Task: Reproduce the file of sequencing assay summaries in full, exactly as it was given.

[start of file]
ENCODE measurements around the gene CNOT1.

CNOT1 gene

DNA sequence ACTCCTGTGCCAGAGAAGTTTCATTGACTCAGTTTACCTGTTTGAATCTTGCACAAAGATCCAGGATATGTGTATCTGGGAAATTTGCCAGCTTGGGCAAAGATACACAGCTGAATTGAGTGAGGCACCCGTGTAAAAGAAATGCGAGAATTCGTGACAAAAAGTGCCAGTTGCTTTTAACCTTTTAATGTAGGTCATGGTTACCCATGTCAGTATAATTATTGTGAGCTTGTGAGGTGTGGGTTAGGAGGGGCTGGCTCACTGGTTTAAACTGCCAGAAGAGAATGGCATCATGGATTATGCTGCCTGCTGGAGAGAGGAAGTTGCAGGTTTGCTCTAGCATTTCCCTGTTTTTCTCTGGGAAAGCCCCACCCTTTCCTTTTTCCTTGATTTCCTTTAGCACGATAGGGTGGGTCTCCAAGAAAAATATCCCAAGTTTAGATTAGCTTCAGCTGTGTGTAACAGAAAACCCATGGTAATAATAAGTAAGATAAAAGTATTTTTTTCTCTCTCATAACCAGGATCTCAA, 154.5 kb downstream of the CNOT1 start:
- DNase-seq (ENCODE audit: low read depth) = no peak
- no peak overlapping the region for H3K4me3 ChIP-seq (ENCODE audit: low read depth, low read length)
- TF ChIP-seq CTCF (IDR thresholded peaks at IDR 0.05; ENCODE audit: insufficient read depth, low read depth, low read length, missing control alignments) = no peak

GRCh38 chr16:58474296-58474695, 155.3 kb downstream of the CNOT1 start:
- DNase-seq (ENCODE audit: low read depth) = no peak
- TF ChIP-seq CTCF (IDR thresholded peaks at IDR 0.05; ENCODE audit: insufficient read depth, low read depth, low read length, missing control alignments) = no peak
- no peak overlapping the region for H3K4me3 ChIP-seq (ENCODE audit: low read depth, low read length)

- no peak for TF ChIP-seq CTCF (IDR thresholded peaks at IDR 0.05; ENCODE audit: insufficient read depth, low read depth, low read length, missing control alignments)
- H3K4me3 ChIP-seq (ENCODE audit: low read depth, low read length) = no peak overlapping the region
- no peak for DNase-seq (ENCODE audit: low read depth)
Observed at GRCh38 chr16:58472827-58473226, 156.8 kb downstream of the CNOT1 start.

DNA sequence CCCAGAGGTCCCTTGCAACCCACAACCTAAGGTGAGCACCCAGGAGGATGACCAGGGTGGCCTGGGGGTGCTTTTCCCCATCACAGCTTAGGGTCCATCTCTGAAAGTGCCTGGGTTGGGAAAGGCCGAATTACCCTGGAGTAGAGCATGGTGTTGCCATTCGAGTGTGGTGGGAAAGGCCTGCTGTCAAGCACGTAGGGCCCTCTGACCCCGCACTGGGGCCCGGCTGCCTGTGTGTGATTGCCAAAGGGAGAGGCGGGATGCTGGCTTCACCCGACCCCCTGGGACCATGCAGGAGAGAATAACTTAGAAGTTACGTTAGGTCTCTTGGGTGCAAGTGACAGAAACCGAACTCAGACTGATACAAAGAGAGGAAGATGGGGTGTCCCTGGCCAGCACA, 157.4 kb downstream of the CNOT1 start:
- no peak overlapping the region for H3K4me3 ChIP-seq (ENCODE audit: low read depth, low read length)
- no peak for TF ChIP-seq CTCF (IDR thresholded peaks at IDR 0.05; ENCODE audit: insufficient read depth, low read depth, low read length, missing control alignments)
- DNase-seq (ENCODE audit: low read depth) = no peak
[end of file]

ENCODE measurements around the gene CNOT1.

CNOT1 gene

DNA sequence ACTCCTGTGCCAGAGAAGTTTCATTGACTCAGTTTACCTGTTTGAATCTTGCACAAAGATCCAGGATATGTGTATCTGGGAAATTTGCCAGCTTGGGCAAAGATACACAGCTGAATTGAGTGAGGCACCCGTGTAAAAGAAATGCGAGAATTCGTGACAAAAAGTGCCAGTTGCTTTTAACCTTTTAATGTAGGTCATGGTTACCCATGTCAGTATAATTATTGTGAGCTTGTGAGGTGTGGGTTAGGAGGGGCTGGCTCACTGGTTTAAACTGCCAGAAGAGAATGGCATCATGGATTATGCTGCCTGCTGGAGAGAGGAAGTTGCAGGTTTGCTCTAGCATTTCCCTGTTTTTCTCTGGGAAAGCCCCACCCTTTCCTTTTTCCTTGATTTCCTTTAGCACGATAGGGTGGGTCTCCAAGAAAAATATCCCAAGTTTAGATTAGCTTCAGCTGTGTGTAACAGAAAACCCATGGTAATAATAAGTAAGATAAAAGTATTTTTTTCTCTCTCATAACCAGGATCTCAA, 154.5 kb downstream of the CNOT1 start:
- DNase-seq (ENCODE audit: low read depth) = no peak
- no peak overlapping the region for H3K4me3 ChIP-seq (ENCODE audit: low read depth, low read length)
- TF ChIP-seq CTCF (IDR thresholded peaks at IDR 0.05; ENCODE audit: insufficient read depth, low read depth, low read length, missing control alignments) = no peak

GRCh38 chr16:58474296-58474695, 155.3 kb downstream of the CNOT1 start:
- DNase-seq (ENCODE audit: low read depth) = no peak
- TF ChIP-seq CTCF (IDR thresholded peaks at IDR 0.05; ENCODE audit: insufficient read depth, low read depth, low read length, missing control alignments) = no peak
- no peak overlapping the region for H3K4me3 ChIP-seq (ENCODE audit: low read depth, low read length)

- no peak for TF ChIP-seq CTCF (IDR thresholded peaks at IDR 0.05; ENCODE audit: insufficient read depth, low read depth, low read length, missing control alignments)
- H3K4me3 ChIP-seq (ENCODE audit: low read depth, low read length) = no peak overlapping the region
- no peak for DNase-seq (ENCODE audit: low read depth)
Observed at GRCh38 chr16:58472827-58473226, 156.8 kb downstream of the CNOT1 start.

DNA sequence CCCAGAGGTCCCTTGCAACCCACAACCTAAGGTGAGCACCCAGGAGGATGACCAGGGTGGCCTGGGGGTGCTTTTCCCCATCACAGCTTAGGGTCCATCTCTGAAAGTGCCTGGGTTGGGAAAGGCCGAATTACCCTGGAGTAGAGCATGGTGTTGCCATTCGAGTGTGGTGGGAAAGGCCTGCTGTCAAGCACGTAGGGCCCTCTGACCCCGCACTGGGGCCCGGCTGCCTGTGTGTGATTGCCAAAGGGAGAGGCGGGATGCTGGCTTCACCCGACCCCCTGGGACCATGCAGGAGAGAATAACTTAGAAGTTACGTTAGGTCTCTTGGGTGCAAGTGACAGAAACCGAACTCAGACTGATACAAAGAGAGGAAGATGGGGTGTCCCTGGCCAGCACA, 157.4 kb downstream of the CNOT1 start:
- no peak overlapping the region for H3K4me3 ChIP-seq (ENCODE audit: low read depth, low read length)
- no peak for TF ChIP-seq CTCF (IDR thresholded peaks at IDR 0.05; ENCODE audit: insufficient read depth, low read depth, low read length, missing control alignments)
- DNase-seq (ENCODE audit: low read depth) = no peak